How a fear of the dentist is stopping people getting vital care

Graphic by Mark HallGraphic by Mark Hall
Graphic by Mark Hall

A third of people are afraid of going to the dentist and a whopping 79 per cent say they are put off receiving dental advice - according to new research.

While we are fairly happy to visit the doctors or hospitals, visiting the dentist attracts a stigma with experts believing fear, time and cost hinders people in the UK from attending a dental practice.

A third of people in Britain say they fear a dental visit

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Further research from the NHS has shown that only 58 per cent of children visited a dentist last year, and half the adult population visited a dentist in 2017 or 2018.

A staggering 15,000 children had tooth extractions last year with nearly 13,000 of them being a result of tooth decay which, experts say, could have been avoided with regular dentist visits or advice.

Cathal Hayes

Cathal Hayes, managing director of the Centre for Dentistry, says fear is just one of the major reasons why we are avoiding the chair, with research showing time and cost also stops one in seven of us from taking a visit.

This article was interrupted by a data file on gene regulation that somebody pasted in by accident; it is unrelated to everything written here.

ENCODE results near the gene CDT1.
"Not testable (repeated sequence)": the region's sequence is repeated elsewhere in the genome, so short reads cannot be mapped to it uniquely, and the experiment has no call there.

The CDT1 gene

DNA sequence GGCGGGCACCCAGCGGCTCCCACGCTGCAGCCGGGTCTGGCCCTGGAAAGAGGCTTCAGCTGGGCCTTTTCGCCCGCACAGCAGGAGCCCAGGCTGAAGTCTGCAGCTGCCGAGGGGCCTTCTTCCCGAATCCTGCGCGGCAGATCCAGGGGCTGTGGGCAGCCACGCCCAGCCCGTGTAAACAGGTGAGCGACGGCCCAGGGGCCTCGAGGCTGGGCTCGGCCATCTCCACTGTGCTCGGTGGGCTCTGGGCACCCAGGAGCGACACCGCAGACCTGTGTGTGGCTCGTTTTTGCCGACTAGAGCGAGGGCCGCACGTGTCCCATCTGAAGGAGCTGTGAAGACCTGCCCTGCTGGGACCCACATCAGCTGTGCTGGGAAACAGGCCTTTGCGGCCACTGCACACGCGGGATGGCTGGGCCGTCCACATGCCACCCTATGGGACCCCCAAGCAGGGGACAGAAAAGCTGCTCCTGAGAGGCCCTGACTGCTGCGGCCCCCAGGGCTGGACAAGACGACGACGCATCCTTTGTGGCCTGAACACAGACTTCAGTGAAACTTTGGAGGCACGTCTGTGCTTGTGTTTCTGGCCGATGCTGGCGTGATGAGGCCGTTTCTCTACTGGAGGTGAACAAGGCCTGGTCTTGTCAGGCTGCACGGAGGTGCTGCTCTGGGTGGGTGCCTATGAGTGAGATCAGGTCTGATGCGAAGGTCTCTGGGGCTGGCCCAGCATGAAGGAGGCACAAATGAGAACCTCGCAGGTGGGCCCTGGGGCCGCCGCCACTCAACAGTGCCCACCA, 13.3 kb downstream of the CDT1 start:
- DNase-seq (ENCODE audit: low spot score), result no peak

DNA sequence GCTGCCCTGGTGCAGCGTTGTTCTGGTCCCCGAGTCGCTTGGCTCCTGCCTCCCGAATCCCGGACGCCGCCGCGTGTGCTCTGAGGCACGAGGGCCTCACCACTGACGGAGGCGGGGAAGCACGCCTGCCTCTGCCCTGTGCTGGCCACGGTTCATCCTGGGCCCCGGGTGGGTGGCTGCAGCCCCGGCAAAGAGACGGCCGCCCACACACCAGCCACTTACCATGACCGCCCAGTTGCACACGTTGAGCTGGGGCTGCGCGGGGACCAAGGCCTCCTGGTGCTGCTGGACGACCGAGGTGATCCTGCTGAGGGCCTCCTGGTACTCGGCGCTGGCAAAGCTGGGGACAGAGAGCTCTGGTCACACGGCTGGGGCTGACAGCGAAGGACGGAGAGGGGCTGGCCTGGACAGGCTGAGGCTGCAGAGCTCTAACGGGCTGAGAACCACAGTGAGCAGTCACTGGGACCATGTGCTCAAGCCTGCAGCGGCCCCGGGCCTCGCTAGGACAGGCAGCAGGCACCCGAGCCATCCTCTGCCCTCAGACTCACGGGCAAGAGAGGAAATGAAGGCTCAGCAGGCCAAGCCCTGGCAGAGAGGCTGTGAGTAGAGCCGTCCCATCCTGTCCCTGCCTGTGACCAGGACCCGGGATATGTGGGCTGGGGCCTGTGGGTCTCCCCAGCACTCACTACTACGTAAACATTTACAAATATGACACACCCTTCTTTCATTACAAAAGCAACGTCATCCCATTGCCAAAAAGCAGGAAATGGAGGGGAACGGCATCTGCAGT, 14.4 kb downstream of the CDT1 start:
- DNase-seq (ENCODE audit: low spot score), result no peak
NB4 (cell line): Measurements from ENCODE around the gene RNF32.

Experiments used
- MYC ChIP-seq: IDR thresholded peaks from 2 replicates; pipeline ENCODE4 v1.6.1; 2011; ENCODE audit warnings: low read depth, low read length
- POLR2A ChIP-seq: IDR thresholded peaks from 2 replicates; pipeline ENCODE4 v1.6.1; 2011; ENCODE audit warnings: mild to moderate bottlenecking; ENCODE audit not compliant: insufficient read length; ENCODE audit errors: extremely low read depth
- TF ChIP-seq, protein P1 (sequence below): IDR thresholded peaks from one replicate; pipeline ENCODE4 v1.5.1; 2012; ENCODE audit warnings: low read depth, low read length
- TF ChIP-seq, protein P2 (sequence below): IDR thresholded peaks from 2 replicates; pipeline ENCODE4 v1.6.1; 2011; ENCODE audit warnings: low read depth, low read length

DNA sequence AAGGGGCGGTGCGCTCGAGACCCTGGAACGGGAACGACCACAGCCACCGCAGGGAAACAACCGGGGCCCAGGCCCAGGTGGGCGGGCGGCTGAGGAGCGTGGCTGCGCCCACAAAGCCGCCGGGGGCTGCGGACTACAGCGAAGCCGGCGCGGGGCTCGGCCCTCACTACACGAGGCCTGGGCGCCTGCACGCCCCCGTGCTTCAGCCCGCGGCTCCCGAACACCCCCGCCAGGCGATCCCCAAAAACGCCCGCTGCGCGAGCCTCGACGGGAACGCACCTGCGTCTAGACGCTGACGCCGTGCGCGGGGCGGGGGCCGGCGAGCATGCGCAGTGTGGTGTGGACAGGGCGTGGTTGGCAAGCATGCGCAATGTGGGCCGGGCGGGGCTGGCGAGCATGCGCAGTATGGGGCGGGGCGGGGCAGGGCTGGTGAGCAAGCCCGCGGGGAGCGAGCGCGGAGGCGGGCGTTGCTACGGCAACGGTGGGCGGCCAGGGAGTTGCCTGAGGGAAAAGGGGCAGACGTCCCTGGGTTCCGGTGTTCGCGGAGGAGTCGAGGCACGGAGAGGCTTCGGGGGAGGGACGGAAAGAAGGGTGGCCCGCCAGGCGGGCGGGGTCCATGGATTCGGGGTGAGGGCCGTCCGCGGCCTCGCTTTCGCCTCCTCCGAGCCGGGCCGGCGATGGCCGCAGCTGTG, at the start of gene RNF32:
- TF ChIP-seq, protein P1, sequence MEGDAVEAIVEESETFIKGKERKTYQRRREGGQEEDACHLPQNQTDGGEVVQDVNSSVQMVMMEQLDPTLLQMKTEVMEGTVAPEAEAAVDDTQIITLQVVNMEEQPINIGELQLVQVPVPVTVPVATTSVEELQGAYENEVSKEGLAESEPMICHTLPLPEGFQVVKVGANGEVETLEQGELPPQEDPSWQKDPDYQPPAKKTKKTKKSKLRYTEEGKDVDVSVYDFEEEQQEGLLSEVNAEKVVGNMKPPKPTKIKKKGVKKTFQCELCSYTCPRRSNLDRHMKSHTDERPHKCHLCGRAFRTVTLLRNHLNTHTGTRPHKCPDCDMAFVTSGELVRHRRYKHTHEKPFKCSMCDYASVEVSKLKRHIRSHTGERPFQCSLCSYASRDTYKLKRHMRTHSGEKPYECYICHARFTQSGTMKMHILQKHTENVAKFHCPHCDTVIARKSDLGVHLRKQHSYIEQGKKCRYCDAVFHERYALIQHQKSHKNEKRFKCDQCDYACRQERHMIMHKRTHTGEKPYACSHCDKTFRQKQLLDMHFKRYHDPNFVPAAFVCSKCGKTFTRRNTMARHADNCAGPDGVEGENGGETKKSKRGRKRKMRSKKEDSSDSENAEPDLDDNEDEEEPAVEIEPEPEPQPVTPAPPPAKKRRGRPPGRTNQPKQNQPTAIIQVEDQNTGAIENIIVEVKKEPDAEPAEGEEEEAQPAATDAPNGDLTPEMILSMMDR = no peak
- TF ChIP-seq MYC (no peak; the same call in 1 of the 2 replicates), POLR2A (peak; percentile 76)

He said: “Dental anxiety is a real issue for many people – a recent survey we conducted found that fear was a key reason why people avoided the dentist.

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"Luckily, dentistry has changed greatly in the past ten to 15 years. This means that dental anxiety is reducing and dentists work hard to ensure a positive experience for patients.”

Currently, only one in ten UK adults meets the criteria for excellent oral health, with around a third suffering from tooth decay, notably caused by excess sugar. To avoid this, experts are advising people to go for a simple check-up, talk issues through with their dentists and take advice on-board.

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